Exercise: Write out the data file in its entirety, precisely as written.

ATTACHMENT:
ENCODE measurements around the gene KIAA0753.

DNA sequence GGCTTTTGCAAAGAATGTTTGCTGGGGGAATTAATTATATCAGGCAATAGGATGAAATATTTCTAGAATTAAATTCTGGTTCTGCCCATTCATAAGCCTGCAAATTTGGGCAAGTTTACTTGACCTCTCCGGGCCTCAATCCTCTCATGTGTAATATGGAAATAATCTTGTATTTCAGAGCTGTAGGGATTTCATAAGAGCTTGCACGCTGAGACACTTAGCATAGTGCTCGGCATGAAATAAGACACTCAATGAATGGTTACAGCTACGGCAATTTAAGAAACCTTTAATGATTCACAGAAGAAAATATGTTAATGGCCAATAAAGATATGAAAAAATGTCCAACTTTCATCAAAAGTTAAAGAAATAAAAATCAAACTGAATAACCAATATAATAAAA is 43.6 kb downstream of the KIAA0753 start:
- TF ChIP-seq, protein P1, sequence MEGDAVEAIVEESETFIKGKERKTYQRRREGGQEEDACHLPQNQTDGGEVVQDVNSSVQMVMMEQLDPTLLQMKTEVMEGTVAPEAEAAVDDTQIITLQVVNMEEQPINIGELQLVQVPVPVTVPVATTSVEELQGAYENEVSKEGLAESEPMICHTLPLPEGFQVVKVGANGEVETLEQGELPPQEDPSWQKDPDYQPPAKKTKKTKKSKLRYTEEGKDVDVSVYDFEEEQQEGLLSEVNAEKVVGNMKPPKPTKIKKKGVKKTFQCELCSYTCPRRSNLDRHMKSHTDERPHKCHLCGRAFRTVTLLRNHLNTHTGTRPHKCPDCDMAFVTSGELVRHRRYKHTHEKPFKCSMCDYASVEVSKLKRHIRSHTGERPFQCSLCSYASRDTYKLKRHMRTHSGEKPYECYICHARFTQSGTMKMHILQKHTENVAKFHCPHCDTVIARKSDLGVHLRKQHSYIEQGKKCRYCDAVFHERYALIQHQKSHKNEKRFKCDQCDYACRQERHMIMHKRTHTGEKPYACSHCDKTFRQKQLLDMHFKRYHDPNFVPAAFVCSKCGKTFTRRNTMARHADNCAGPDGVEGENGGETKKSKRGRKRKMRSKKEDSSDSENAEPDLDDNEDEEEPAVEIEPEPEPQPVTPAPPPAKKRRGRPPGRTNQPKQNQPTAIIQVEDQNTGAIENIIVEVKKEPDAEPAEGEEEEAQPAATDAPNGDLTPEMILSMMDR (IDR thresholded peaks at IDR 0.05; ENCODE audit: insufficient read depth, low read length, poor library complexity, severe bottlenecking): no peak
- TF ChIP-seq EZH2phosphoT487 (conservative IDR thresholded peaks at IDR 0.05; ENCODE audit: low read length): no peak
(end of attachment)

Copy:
ENCODE measurements around the gene KIAA0753.

DNA sequence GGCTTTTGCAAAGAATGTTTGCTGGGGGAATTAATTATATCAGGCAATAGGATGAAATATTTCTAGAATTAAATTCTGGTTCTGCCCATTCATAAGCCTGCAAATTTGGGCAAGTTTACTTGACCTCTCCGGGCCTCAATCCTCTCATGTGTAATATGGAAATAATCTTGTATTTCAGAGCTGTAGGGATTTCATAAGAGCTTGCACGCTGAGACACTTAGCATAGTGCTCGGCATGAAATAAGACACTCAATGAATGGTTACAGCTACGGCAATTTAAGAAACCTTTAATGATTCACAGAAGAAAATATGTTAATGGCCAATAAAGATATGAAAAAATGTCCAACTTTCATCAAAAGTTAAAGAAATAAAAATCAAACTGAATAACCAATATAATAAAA is 43.6 kb downstream of the KIAA0753 start:
- TF ChIP-seq, protein P1, sequence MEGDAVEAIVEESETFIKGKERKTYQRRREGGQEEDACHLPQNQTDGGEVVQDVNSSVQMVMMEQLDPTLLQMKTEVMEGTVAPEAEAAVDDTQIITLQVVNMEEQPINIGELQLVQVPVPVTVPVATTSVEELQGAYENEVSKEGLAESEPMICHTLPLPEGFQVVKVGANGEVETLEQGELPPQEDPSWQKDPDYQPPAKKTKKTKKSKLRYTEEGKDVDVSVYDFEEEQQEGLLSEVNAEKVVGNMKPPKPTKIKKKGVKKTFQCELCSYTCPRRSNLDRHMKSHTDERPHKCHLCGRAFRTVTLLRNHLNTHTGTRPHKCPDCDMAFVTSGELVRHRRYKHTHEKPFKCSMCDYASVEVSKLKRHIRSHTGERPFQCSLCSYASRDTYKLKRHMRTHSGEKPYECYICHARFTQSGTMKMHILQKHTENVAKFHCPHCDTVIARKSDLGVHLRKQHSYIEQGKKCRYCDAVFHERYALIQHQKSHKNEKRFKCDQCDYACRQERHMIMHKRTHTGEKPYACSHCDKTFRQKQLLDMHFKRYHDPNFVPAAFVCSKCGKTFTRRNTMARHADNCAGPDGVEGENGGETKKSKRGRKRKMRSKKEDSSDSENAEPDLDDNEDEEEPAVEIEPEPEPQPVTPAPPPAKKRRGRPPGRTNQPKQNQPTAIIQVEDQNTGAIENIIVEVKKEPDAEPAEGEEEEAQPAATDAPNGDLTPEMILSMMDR (IDR thresholded peaks at IDR 0.05; ENCODE audit: insufficient read depth, low read length, poor library complexity, severe bottlenecking): no peak
- TF ChIP-seq EZH2phosphoT487 (conservative IDR thresholded peaks at IDR 0.05; ENCODE audit: low read length): no peak